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This Dog Lover Walks the Walk by Opening Her Heart and Home

By Fred Dickey

Adelle and Crescent

Aug. 25, 2014

The big difference between misbehaving people and misbehaving dogs is that only the dogs are always innocent.

However, that doesn’t mean they don’t get punished.

Just as people prisons dot the landscape like cheap motels, dog prisons (shelters) are doing the same, with a similar effect: a pathway to worse behavior. But enough of comparing dogs to people. It’s not fair to the dogs.


Adelle Reinert-Schmitt is an open-faced, buoyant English teacher at Grossmont College who could smile at a run-on sentence. She sees nothing amusing, however, in how we treat abandoned and forsaken dogs, especially mongrels.

(Dog lovers might frown at “mongrel,” but I tried it out on a neighbor’s dog, and it wagged its tail in approval. “Mutt,” however, caused a growl.)

Adelle, a single woman of 36, was diagnosed with Stage 3 thyroid cancer in 2011. “It was pretty scary, and it led me to have my-purpose-in-life kind of thoughts. It’s a cliché, but with cancer, there’s the whole thing: How much time do I have? And what good can I do while I’m here?”

She took stock: She gave herself feel-good credits for being a teacher, and for taking a teenage foster child into her home and adopting her as her own. However, Adelle sought more. Consequently, she decided to do something for the innocent among us. She chose dogs; getting them out of shelters and into homes became her mission.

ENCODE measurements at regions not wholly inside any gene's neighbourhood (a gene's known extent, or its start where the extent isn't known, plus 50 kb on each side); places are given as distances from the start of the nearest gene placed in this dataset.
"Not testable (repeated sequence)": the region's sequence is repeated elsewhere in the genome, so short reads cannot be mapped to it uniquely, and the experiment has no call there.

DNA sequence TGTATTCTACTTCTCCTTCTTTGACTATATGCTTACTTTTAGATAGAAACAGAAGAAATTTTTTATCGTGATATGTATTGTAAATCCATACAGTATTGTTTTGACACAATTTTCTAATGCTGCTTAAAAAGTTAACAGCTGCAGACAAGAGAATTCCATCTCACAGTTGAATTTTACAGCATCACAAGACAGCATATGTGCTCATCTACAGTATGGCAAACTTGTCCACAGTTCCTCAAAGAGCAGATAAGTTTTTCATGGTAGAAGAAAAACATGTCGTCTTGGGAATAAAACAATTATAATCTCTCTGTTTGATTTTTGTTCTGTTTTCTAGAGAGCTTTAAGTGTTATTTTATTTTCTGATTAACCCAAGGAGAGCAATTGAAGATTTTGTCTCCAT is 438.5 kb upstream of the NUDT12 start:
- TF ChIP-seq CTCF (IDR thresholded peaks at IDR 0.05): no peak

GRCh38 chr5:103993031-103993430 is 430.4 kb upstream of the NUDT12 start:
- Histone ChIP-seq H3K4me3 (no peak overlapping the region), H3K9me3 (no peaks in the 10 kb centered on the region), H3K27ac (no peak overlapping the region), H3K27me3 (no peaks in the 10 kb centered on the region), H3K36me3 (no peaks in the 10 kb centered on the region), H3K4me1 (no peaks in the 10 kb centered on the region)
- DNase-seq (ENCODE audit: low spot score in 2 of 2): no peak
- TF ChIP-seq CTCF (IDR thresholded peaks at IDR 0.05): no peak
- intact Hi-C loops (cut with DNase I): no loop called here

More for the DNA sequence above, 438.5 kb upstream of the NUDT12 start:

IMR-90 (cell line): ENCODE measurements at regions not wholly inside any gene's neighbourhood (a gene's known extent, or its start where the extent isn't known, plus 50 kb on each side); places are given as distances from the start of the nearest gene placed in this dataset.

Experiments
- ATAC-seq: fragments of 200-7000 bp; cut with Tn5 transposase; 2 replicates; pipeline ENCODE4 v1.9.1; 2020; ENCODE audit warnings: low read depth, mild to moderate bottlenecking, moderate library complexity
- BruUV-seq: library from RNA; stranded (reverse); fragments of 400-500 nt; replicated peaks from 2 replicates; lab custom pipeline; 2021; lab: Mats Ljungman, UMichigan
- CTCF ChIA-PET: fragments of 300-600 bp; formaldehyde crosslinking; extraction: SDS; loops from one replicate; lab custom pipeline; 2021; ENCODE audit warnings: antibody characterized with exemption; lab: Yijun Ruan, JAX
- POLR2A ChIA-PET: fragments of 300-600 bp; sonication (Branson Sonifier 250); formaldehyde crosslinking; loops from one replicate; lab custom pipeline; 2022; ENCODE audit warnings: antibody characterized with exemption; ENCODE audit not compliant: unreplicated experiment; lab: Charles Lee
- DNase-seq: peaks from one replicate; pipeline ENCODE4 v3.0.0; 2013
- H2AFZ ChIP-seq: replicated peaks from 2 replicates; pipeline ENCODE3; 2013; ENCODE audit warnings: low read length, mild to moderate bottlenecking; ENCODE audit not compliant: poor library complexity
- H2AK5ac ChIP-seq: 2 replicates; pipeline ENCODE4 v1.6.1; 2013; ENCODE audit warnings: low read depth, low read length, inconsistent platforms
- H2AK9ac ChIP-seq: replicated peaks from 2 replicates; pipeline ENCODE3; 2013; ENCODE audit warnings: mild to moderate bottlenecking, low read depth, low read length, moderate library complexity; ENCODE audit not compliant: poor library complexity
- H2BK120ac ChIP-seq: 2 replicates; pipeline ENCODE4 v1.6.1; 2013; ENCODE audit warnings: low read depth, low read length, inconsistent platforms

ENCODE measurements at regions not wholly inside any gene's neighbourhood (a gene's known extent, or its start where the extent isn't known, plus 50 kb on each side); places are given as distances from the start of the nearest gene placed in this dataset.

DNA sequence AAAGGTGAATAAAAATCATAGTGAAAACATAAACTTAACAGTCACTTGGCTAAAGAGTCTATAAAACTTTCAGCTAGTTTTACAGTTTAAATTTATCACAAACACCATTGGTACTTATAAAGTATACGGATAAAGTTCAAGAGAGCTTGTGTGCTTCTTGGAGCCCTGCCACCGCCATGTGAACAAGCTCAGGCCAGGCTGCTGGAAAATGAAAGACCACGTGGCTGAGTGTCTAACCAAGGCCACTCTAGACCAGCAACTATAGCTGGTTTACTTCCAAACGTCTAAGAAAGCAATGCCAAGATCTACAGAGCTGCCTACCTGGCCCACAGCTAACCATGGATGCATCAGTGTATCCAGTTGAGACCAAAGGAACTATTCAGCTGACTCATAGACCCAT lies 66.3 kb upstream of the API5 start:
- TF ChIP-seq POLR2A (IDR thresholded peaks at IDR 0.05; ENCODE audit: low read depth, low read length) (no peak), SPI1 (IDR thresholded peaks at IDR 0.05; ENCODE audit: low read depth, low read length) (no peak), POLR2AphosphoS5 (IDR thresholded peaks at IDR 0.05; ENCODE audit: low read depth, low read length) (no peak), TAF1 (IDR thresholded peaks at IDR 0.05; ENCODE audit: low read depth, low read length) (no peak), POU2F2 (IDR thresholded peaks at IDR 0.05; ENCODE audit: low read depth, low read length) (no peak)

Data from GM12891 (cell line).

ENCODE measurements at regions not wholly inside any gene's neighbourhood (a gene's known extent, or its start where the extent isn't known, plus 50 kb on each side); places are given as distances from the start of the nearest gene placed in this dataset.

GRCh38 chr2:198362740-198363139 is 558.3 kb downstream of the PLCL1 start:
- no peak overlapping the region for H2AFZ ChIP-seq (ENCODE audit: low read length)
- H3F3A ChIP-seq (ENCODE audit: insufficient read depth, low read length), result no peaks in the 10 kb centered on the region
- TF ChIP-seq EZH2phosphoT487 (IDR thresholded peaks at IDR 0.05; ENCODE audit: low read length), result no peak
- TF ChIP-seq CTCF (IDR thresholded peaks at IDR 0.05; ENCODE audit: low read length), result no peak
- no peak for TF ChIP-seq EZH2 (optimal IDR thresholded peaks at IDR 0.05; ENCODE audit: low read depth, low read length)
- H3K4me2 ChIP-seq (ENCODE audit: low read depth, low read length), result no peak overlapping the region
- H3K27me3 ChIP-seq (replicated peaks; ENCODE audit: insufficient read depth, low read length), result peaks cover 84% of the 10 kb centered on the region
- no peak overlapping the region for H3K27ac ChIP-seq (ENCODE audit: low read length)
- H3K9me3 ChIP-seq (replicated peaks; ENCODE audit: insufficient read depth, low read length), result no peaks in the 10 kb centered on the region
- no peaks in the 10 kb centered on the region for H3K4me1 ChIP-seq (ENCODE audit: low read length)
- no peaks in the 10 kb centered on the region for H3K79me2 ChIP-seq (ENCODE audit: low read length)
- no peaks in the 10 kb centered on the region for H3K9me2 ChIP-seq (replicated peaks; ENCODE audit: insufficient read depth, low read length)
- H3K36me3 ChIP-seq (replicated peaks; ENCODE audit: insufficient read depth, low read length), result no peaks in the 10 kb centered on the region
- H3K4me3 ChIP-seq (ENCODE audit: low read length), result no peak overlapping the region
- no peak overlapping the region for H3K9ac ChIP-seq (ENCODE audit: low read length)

Her decision takes on real meaning when you think about how you felt when you last visited a shelter (in pre-PC days, a “pound”).

No one can walk through the rows of whining, yelping, begging canines without feeling depressed and a little guilty. Especially when you see the big brutes that can’t help looking mean, but are as open to love as any cute poodle — and are probably going to die in captivity.

Think how the dogs must feel when you turn your back and walk out the door.

In only three years, Adelle has been foster caregiver to 86 shelter dogs, of which all have found homes. As a guarantee, she will take them back, but only three have been returned, and those found other new homes.

“There’s the incredible satisfaction of being able to go to the shelter and take a dog out, and see its absolute joy of getting to leave that place and then go into a loving home,” she says.

Luckily for the dogs, Adelle owns her own home in Normal Heights, which means she has turned her two-bedroom into a kennel of sorts.

City ordinance allows six dogs in a home. Adelle has three of her own, so she can take three kennel dogs at any time. When she adopts one out, she replaces it with another. She says the city allows 50 puppies — yes, 50 — in a home at any one time, which means she welcomes pregnant dogs.

What her home must look like would give your fastidious grandmother the vapors.

“Yes, dogs certainly can destroy property. I’ve had to give up on having nice things. All the legs on my couch are chewed. It looks like a beaver has been through my house, because of all the puppies chewing on the furniture. My lovely craftsman door has dog-nail gouges down it. I have a couple cellphones chewed up each year,” she says.

Do some people consider you, ahem, a quaint lady?

“Probably. It definitely makes me difficult to date because there aren’t too many guys who would put up with a crazy dog lady who has a whole pack at her house.”

Your neighbors must be deaf or sainted.

“I’m very lucky. I live on a corner, and I don’t have neighbors on one side and on the other side is a very tolerant family. Luckily, they just had a baby. I always feel good when their baby is screaming because at least we’re a little bit even.”